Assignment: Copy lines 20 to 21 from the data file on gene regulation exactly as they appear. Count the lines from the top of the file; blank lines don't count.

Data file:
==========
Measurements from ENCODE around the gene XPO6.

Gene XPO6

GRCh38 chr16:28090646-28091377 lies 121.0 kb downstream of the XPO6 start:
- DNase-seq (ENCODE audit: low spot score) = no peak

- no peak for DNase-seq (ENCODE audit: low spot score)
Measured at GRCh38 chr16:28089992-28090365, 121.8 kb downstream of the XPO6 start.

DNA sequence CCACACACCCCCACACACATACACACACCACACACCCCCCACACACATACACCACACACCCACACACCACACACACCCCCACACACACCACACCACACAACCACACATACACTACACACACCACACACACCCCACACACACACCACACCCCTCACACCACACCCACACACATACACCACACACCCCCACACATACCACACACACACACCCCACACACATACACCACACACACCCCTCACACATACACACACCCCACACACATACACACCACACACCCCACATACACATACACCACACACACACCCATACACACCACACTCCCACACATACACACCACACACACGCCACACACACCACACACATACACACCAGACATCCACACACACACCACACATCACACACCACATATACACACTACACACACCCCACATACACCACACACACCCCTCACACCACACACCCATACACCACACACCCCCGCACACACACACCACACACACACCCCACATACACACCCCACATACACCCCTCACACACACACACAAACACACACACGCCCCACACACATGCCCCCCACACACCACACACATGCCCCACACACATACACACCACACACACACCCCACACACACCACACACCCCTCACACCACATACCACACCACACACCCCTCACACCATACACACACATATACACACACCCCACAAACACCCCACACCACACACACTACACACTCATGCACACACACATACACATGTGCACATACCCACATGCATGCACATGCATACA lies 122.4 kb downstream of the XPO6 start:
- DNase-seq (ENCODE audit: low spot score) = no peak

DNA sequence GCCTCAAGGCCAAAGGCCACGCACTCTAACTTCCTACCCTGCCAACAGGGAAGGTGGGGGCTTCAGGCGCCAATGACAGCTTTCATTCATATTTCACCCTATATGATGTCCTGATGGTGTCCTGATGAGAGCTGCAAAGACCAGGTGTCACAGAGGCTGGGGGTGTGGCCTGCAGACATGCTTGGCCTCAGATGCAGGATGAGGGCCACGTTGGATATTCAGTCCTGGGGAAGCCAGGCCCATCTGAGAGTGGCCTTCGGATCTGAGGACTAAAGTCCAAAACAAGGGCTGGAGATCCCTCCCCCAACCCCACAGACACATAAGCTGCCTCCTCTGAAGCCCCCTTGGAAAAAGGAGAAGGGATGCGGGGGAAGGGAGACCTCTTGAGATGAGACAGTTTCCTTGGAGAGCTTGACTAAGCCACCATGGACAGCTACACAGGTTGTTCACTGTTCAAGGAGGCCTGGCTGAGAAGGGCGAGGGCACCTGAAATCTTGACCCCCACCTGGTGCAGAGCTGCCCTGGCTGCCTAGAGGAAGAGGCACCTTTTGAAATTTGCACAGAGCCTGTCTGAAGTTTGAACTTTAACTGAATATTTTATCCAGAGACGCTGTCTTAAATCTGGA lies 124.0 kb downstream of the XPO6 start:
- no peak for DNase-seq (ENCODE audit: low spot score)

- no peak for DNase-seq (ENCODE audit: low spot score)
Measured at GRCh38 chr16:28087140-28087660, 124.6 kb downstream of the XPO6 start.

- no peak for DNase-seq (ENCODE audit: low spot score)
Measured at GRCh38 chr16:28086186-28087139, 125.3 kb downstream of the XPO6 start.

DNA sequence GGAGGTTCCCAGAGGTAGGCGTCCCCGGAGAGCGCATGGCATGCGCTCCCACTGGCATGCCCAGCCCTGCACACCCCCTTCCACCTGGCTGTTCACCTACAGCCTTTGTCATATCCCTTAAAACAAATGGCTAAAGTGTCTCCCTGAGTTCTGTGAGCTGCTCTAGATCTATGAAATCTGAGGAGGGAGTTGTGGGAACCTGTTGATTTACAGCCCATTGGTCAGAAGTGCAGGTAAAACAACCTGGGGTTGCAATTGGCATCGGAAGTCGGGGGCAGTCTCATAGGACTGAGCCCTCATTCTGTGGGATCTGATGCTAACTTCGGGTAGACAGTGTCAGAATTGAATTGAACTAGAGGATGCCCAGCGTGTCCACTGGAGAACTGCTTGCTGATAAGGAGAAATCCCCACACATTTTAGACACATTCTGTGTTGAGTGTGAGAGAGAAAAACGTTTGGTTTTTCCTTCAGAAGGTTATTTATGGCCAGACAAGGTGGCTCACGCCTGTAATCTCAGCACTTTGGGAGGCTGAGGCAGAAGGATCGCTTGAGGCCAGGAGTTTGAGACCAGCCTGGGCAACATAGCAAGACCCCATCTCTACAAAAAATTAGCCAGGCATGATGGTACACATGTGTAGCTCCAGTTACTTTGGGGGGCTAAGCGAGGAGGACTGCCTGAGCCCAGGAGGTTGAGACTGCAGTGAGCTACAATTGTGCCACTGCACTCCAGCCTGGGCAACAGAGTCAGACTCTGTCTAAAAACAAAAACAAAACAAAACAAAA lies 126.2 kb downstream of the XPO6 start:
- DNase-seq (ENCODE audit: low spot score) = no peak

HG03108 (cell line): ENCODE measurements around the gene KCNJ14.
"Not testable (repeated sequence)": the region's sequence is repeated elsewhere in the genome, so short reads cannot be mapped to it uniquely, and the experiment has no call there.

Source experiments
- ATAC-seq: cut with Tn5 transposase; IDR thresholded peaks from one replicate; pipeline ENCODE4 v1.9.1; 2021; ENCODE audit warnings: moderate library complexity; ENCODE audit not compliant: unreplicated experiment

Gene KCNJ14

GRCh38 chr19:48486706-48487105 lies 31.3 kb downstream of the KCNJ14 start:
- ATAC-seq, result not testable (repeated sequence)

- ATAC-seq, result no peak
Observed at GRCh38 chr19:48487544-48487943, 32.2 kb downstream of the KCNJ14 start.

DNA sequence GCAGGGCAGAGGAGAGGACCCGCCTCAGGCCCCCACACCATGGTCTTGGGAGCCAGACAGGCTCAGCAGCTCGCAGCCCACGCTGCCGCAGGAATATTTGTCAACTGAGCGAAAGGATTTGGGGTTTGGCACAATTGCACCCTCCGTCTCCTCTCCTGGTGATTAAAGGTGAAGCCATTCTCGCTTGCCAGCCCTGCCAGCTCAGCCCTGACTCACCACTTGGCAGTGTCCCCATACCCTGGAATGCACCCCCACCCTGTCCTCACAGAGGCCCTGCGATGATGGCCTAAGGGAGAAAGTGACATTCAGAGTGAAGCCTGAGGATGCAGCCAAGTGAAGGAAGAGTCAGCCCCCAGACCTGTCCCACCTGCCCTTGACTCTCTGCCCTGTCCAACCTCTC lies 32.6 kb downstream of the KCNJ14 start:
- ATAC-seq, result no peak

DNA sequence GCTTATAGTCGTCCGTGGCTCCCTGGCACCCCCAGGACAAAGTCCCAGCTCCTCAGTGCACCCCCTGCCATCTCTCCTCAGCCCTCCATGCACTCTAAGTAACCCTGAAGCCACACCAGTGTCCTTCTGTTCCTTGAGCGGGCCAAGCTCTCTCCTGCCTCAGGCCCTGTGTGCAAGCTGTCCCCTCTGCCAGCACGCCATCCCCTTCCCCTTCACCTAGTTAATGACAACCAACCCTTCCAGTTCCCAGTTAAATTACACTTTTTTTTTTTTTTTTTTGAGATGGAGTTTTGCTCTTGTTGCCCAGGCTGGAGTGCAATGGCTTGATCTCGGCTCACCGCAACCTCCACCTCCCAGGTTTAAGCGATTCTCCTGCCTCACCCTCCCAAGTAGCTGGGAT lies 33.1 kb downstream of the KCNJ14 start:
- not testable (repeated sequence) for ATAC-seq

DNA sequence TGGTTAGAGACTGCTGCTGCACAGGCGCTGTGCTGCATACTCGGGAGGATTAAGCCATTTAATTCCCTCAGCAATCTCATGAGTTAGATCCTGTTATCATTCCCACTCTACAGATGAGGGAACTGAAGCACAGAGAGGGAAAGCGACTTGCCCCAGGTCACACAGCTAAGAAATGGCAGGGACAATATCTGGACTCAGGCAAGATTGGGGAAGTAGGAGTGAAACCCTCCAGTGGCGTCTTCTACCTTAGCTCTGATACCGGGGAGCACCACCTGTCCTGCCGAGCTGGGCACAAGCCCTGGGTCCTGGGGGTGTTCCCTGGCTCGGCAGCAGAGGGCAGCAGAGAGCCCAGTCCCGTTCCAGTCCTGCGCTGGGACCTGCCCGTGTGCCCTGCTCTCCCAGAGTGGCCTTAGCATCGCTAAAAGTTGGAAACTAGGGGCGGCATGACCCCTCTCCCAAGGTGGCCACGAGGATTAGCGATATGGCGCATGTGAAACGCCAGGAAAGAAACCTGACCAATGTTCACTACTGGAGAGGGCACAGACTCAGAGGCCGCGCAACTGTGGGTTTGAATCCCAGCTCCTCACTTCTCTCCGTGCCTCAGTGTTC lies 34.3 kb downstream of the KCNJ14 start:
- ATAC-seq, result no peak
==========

- ATAC-seq: cut with Tn5 transposase; IDR thresholded peaks from one replicate; pipeline ENCODE4 v1.9.1; 2021; ENCODE audit warnings: moderate library complexity; ENCODE audit not compliant: unreplicated experiment

Gene KCNJ14